Gunman in California church shooting mailed diaries to Chinese-language newspaper before attack

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The gunman in a hate-fueled shooting attack at a Southern California church sent copies of a diary to a Chinese-language media outlet before he fatally shot a parishioner and wounded five others, the newspaper that received the package reported.

The World Journal reported Wednesday that David Chou, 68, who is facing murder and attempted murder charges in connection with the shooting, mailed seven copies of photocopied documents and flash drives to its office in the Los Angeles suburb of Monterey Park.

The documents were titled “Diary of an Angel of Destroying Independence,” but the newspaper did not report its contents. The media outlet turned the documents over to police, according to its report. A photo accompanying the report showed multiple stacks of documents and flash drives and that the postage cost $16.10.

Maxwell Lin, an attorney for the World Journal, told the Los Angeles Times the package arrived Tuesday morning with Chou’s name and a Las Vegas address. Lin told the Times he didn’t think anyone at the newspaper had read through all the documents nor could he confirm whether police had received the documents.

Orange County Sheriff’s Department spokesperson Carrie Braun told USA TODAY the department was “aware of the documents” but did not say whether they had received them. The department was working its investigation in tandem with the FBI, Braun said.

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Chou is accused of opening fire as older parishioners gathered at an afternoon luncheon for a former pastor of the Irvine Taiwanese Presbyterian Church in Laguna Woods.

Dr. John Cheng, 52, was killed in the attack when he tried to disarm Chou, authorities said. Five others ages 66 to 92 were wounded. The parishioners and pastor were able to disarm Chou and hogtie him before police arrived, authorities said.

Orange County Sheriff Don Barnes on Monday described the shooting as “a politically motivated hate incident” and said it was driven by “a grievance that this individual had between himself and the Taiwanese community at-large.” Authorities said it was unclear why Chou targeted that church specifically. He had been living in Las Vegas before driving to Southern California for the attack.

Chou was born in Taiwan, the sheriff’s department said, but his parents were from China and among a wave of people forced to move after 1948, according to Orange County District Attorney Todd Spitzer. Amid the Chinese Civil War, those with a similar background came to be known as “waishengren,” or those “born outside” and often identify as Chinese rather than Taiwanese.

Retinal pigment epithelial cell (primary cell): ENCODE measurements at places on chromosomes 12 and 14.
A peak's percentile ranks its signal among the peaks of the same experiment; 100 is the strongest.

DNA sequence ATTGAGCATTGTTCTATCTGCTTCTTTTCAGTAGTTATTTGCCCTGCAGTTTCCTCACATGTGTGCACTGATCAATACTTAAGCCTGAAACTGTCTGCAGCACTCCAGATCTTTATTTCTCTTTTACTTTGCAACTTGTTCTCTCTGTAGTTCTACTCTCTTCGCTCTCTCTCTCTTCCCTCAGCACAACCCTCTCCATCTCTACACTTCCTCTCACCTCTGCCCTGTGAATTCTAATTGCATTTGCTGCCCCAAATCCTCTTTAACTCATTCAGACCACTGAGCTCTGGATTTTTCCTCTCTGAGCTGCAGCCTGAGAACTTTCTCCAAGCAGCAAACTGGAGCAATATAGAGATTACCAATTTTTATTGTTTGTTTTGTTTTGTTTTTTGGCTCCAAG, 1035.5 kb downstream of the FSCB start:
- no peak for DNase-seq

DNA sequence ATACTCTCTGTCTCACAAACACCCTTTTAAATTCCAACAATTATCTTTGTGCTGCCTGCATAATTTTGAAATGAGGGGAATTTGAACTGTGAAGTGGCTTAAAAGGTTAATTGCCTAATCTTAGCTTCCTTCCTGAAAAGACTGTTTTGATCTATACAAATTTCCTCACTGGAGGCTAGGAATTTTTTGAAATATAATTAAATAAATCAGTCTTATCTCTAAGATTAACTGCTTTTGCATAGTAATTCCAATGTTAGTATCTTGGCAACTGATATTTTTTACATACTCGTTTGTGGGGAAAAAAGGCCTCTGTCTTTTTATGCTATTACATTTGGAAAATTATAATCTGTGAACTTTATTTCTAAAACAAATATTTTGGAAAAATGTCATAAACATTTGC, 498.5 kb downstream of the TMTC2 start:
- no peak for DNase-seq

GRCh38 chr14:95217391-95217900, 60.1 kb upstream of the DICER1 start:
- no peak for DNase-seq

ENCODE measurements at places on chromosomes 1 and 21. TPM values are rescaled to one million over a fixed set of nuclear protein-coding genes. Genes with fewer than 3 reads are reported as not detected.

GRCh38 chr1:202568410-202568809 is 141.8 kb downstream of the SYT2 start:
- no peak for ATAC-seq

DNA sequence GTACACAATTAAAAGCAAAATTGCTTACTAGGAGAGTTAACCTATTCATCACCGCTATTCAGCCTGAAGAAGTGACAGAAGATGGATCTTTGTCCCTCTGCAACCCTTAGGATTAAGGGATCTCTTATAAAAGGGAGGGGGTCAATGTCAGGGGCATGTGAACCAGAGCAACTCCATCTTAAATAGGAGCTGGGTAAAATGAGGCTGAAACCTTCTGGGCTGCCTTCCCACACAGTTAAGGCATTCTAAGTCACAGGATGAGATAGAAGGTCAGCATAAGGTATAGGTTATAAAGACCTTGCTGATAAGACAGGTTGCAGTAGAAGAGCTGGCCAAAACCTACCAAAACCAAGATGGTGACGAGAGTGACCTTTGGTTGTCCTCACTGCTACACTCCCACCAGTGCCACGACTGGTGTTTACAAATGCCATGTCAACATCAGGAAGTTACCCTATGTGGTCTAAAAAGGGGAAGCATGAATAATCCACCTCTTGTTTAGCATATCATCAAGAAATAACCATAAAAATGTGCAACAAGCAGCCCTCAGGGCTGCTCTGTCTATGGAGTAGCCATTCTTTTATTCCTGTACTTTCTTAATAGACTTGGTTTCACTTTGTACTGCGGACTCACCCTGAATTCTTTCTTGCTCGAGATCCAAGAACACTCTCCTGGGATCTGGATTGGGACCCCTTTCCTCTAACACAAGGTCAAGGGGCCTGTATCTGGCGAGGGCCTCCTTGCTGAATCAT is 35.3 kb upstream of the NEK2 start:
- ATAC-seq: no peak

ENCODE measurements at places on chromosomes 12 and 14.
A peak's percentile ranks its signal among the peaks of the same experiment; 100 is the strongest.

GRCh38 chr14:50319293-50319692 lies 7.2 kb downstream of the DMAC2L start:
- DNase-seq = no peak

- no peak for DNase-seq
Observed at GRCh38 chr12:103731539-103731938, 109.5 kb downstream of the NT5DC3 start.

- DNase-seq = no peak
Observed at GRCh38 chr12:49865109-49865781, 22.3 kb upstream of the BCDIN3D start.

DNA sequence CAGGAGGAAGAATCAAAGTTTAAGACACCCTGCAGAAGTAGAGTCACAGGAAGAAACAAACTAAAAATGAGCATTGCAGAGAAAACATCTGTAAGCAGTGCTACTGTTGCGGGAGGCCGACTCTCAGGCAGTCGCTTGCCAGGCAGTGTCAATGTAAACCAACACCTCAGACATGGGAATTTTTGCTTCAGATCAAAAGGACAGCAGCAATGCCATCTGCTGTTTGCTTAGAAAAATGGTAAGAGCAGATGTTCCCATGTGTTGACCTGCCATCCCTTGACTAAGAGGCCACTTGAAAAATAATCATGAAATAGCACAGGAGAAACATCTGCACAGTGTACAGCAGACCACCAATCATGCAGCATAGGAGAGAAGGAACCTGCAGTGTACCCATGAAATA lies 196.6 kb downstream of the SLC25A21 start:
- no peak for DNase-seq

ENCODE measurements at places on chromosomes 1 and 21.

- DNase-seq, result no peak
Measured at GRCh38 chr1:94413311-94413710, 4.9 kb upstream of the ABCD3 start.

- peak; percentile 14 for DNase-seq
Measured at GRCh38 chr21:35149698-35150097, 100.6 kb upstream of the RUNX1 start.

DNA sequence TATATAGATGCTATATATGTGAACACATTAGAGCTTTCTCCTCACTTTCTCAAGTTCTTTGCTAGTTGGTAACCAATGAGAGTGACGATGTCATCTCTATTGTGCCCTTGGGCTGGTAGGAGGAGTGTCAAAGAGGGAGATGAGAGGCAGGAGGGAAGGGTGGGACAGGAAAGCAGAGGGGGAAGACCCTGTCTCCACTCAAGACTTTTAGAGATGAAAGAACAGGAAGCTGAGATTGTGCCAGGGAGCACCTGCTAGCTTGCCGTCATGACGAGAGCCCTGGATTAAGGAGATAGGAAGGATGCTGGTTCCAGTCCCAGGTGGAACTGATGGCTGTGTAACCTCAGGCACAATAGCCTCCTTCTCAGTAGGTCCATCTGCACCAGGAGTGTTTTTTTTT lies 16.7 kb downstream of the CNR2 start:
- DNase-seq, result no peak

Barnes said investigators found handwritten notes in Chou’s car supporting their belief that hatred of Taiwan fueled the attack. “I believe his hatred of Taiwan manifested when he was residing there in previous years, possibly in his youth,” Barnes said. 

Taiwan, officially called the Republic of China, was established in 1949 and considers itself an independent nation. China, however, sees Taiwan, just 125 miles off its southeastern coast, as a breakaway province. Tensions between the two are at its highest in decades, and Beijing has stepped up its military presence by flying fighter jets toward the self-governing island.

Kristi Johnson, assistant director in charge of the FBI’s Los Angeles field office, said a federal hate crime investigation into the shooting had been opened. Chou could face life in prison or the death penalty if convicted of murder and attempted murder. He faces other charges but did not enter a plea at his first court appearance this week. He is due back in court June 10.

Police said Chou was armed with two pistols when he opened fire. Ammunition and Molotov cocktails were also found at the scene, and authorities said Chou tried to secure the doors of the church with chains, nails and superglue.

Spitzer said a “lying in wait” enhancement was added to Chou’s murder charge as a result of Chou attempting to conceal himself within the congregation before the shooting.

“He did everything he could to fit in, to make himself one of them,” Spitzer said. “We typically think of the person who hides in the bushes. … This case is about the person concealing themselves in plain view.”

Cheng charged Chou before he was fatally shot, and Barnes called his heroism in attempting to stop the gunman “a meeting of good versus evil.” 

Contributing: Cady Stanton, USA TODAY; Mary Chao, USA TODAY Network; Associated Press